Max Simkoff: Yeah. This is a crazy one. When we got into negotiating the actual economic terms of the deal, which got to be quite complex because we were a startup that was acquiring this large business that was profitable. We needed to structure equity in an interesting way. We ended up doing a seller note. They loaned us money to buy the company. A lot of complex economic negotiations, some of them quite sensitive. This gentleman who has become a close friend of mine, who is on our board, Eric Feder, he was the executive at Lennar who was driving this deal and helping the whole thing happen. He said, “Look. We’re getting to a point where we’re discussing a lot of complex stuff, and we also want to feel good. This is a partnership. We’re not selling you a business and walking away. We’re going to be your largest shareholder and going to be on your board. Why don’t you and your COO,” who was driving a bunch of the deal at the time, “come out and spend some time with me and some other of the exec team at Lennar? Let’s do that in a more informal setting.” We went and met them. It was summertime in Colorado. “We can go for a hike; we can have dinner together; we can get to know each other, and we can start working through some of these more complex issues.” We went out there. I remember we met for dinner with Eric, Stuart Miller, who also ended up joining our board. At that time, he has just stepped down as CEO of Lennar and had become Exec Chairman, and Rick Beckwitt, who is the current CEO of Lennar. We all had a great dinner together. Somehow, Christopher Morrison, my COO, and I ended up back – Eric asked us, “You can stay with me. Right?” We thought we’d save money. We don’t have to spend money at a hotel; we’ll stay at Eric’s house. So we ended up back at Eric’s house; it was late at night. I know this is like a common theme now in some of these stories, like the one from earlier. This conversation about these contentious economic terms – by the way, just for advice purposes for any founder who’s negotiating material turns an angle; they should probably never be negotiated after 10:00 pm, in general, with any counterpart, whether that’s your co-founder, or a strategic partner, or whatever. But here it is 2:00 in the morning, and we’re back at Eric’s house, probably had a little too much to drink, just as a side, and we’re screaming at each other about something I can’t even remember now. It’s like some economic term. We were like, “This is ridiculous. We can’t do this this way. This is not going to work.” Finally, there’s a point where Eric is like, “You know, I can’t believe I even let you guys stay at my house.” We were like, “Do you want us to leave? I guess we could get a hotel. It’s 2:00 in the morning.” He was like, “No, don’t do that. I’m just really pissing me off. You guys are staying in my house. I let you stay in my house.” Christopher and I slink off to guest bedrooms and go to sleep. Both of us couldn’t sleep, and we woke up at 6:30 or something – came downstairs. It was another one of these instances where we sit down at the kitchen table with Eric, and he poured us some coffee, and we were like, “Is everything good here?” He was like, “Yeah, we’re good. We’re fine.” [Laughter]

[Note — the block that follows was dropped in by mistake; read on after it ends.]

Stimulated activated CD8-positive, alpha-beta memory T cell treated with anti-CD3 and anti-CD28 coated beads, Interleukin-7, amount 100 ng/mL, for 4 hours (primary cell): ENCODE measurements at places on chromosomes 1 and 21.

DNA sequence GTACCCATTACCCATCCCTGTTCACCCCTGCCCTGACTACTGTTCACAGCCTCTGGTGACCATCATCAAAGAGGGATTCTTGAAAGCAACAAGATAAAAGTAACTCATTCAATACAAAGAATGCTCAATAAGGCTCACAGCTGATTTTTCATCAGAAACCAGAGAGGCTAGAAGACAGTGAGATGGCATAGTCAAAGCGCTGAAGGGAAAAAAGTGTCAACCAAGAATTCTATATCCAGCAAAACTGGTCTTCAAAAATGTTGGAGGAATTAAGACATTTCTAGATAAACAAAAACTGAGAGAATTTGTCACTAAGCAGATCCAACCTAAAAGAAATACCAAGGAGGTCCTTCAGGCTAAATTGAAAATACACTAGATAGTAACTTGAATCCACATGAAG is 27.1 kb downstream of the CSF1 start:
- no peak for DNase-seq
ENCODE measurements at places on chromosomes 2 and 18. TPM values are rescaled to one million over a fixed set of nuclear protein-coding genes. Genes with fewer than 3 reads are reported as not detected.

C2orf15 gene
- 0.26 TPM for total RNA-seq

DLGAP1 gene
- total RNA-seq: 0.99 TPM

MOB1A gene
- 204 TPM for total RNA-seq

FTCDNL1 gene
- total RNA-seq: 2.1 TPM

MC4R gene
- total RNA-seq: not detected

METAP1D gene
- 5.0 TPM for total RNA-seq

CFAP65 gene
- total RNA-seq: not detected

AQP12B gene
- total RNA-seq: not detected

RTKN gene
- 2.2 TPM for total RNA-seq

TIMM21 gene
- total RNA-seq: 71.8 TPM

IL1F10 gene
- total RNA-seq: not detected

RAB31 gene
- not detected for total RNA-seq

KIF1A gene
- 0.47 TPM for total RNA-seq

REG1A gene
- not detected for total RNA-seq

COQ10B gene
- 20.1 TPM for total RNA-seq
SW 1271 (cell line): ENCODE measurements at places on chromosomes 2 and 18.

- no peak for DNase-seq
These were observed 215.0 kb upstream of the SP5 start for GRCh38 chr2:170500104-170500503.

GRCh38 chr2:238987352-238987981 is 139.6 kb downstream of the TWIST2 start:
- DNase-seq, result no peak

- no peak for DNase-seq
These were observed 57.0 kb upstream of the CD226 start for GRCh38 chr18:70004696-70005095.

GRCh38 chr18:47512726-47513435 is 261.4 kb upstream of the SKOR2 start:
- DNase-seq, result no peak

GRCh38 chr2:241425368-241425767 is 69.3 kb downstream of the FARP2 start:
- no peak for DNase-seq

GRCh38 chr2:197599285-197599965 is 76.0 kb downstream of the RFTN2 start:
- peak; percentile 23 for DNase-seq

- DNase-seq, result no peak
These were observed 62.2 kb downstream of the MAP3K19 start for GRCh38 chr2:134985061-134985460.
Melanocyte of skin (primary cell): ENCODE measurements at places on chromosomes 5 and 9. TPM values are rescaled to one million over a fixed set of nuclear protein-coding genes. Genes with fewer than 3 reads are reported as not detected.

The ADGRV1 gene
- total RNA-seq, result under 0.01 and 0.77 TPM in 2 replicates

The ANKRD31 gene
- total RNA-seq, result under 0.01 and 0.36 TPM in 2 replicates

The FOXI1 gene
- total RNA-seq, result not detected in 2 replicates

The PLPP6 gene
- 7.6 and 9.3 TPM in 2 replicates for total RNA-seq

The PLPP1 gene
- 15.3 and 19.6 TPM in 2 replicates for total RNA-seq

Alejandro: That’s amazing. Max, how much capital have you guys raised to date for States Title?